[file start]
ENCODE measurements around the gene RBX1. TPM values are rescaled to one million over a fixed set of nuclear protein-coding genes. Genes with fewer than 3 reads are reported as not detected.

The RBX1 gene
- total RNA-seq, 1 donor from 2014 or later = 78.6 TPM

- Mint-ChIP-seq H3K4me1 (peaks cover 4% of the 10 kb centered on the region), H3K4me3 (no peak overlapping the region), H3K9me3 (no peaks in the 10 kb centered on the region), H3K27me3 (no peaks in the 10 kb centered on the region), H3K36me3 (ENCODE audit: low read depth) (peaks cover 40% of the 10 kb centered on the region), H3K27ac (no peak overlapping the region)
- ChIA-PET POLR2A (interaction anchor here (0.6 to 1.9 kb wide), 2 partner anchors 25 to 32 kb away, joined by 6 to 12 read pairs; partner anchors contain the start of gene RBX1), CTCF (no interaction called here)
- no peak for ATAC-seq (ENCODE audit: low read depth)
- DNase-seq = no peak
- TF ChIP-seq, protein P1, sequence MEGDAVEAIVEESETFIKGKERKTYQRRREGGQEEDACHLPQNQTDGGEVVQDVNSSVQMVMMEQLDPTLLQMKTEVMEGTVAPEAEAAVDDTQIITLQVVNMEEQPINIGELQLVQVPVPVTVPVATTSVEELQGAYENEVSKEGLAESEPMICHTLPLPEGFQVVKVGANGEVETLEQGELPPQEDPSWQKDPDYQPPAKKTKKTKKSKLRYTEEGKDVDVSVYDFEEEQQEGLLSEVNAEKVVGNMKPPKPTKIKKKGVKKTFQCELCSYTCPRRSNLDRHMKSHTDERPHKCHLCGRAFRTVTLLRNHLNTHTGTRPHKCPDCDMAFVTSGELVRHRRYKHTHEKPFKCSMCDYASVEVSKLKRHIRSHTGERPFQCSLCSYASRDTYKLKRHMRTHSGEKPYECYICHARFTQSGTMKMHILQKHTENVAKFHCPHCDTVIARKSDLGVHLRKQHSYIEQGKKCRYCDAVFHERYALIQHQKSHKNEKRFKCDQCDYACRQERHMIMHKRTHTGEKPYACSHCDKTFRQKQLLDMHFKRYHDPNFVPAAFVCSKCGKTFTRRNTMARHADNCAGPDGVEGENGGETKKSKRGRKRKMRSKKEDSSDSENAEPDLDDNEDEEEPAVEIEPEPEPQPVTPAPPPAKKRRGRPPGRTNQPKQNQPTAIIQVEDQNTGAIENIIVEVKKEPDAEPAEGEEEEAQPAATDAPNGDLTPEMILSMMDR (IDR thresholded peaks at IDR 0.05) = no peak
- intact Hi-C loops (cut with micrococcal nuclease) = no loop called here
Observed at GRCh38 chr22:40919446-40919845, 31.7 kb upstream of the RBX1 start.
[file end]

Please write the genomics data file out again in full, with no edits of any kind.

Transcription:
ENCODE measurements around the gene RBX1. TPM values are rescaled to one million over a fixed set of nuclear protein-coding genes. Genes with fewer than 3 reads are reported as not detected.

The RBX1 gene
- total RNA-seq, 1 donor from 2014 or later = 78.6 TPM

- Mint-ChIP-seq H3K4me1 (peaks cover 4% of the 10 kb centered on the region), H3K4me3 (no peak overlapping the region), H3K9me3 (no peaks in the 10 kb centered on the region), H3K27me3 (no peaks in the 10 kb centered on the region), H3K36me3 (ENCODE audit: low read depth) (peaks cover 40% of the 10 kb centered on the region), H3K27ac (no peak overlapping the region)
- ChIA-PET POLR2A (interaction anchor here (0.6 to 1.9 kb wide), 2 partner anchors 25 to 32 kb away, joined by 6 to 12 read pairs; partner anchors contain the start of gene RBX1), CTCF (no interaction called here)
- no peak for ATAC-seq (ENCODE audit: low read depth)
- DNase-seq = no peak
- TF ChIP-seq, protein P1, sequence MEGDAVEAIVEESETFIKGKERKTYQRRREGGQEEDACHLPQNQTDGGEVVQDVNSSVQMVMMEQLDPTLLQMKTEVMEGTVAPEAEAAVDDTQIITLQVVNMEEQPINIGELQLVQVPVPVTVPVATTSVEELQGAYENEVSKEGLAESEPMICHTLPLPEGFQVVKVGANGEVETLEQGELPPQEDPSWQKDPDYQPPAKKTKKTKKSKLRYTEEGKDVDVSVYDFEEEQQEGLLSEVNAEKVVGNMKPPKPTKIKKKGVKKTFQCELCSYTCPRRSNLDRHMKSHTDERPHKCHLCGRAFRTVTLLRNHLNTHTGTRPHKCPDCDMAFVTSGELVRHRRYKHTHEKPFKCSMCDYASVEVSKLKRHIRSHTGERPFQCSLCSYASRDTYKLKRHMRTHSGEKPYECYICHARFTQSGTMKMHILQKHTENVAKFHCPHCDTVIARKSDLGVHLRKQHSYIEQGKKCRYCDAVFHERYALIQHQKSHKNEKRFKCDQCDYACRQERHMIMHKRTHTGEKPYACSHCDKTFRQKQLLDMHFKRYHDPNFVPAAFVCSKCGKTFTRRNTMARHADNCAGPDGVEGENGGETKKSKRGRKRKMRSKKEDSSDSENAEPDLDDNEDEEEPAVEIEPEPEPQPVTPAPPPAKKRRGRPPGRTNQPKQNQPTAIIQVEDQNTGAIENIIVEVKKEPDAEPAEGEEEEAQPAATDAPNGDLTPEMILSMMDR (IDR thresholded peaks at IDR 0.05) = no peak
- intact Hi-C loops (cut with micrococcal nuclease) = no loop called here
Observed at GRCh38 chr22:40919446-40919845, 31.7 kb upstream of the RBX1 start.